Most steps have an outcome path that extends from their icon, this is used to connect the steps in the editor. The second method of adding a Step is using the Add After feature that is initiated by clicking the arrow on the end of an outcome path. Find the desired Step in the list and select it. When the text box next to the selected Step appears, enter a name for the Step as it should appear in the workspace.
The 'Done' outcome path from the Start Step will now be connected to whichever Step was added. The Properties for the recently added Step will now appear in a window, this can be closed and configured later in the Properties tab. The 'Add After' window also appears after hovering the cursor over the line that connects two steps together and selecting the plus icon.
Completing The Build
In the Step properties, all of the expected pieces of data that the Step needs to function will be listed in the Inputs section. Next to each input is a dropdown list that defaults to 'Uknown'. This dropdown represents the Mapping Type for an input value. For more detailed information on each Mapping Type, please visit our Mapping Type Overview article.
- Using the information in the previous section, insert an Add Step to the Flow after the Done outcome path of the Start Step. Once the Add Step has been inserted, connect the outcome path of it to the End Step.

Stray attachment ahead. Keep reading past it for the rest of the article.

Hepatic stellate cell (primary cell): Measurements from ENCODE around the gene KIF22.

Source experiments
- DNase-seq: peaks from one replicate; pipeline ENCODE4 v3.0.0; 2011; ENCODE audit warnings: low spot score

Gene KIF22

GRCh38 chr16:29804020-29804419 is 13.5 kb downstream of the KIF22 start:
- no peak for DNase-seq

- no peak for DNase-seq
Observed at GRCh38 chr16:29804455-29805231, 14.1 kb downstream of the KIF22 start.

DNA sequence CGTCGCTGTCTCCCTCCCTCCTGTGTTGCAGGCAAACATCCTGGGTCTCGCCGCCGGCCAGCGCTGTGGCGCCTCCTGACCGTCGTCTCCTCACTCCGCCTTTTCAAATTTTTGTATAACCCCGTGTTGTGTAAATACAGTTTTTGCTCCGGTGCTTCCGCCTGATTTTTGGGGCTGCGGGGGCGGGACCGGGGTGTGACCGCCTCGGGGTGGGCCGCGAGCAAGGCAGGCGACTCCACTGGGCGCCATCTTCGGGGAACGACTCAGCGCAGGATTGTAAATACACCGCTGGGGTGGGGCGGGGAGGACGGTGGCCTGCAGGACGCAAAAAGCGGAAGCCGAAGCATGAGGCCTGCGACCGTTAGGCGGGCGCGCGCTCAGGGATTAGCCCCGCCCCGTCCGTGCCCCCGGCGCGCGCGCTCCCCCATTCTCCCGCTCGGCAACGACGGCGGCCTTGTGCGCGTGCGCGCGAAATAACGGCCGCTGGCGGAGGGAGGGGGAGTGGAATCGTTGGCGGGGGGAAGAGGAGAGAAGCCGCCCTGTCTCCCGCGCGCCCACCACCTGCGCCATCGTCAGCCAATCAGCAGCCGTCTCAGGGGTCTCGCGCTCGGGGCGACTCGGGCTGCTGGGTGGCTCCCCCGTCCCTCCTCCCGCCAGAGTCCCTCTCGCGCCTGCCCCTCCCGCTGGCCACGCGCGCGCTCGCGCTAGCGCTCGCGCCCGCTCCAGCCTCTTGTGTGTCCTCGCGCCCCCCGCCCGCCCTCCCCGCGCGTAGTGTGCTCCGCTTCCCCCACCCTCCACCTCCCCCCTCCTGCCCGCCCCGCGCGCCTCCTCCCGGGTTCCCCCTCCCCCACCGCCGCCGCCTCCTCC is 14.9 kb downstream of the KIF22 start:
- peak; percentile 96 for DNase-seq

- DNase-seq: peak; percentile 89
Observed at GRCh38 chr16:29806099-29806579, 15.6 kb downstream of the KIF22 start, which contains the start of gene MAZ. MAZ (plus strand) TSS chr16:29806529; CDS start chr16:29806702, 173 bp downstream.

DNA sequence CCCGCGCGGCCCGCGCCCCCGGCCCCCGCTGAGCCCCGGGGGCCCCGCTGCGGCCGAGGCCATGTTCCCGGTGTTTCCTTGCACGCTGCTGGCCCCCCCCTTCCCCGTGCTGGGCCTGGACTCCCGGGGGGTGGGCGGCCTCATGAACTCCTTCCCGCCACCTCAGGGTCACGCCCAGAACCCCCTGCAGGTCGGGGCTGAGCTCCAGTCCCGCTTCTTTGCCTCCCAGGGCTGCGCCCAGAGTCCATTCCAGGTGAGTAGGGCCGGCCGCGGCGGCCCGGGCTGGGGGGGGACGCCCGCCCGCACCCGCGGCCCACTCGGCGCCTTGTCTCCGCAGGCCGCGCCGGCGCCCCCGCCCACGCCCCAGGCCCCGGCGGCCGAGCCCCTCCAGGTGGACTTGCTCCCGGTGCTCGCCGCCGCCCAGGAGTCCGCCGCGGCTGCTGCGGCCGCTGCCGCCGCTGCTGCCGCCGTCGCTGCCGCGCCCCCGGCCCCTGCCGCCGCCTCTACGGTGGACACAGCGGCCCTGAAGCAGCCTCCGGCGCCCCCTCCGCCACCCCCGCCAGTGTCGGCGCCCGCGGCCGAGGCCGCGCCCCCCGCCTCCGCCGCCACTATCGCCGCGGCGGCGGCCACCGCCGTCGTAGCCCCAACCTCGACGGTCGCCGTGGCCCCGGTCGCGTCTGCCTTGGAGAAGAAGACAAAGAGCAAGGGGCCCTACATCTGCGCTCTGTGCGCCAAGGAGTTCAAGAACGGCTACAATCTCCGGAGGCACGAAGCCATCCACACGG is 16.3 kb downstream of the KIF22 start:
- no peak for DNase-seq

- Select the Add Step icon to populate the properties for this Step in the Properties tab. Locate the Inputs section of the properties, where Value 1 and Value 2 are waiting to be defined with the Flow Input Data configured earlier.
- Use the Select From Flow Mapping Type option for both of these values. When the popup window appears, choose which piece of Flow Data will be used to define the input value for the Step. In this case, Value 1 and Value 2 were configured as Flow Input Data, thus they will be mapped to their corresponding value in the Add Step.
Debugging The Flow
A Debugger is a valuable tool within Decisions that allows the Designer to test the Flow and confirm that the logic is working as expected. It will show the number of times a step was reached, the path it took, and also inputs and outputs to see how the data is flowing from step to step.
- At the top of the Flow Designer is an Action Panel. Select the Debug button from this panel to enter the Flow Debugger. In the Debugging window, enter a number for Value 1 and Value 2 under the New Session panel on the right side. Select the Run Capturing All button once the Values have been defined.
- Select the Add Step icon, a small information box will appear that shows the number of times the Step executed in green, and the number of exceptions caught will be in red. In this case, the Add Step executed one time and saw zero exceptions.
- Select the Execution 1 00:00 button so that the small Action Menu appears, then select View Input/Output Data. This shows that the Flow calculated the results of the two values (that were defined in the New Session panel) added together. Exit out of the Debugger, then save and close the Flow.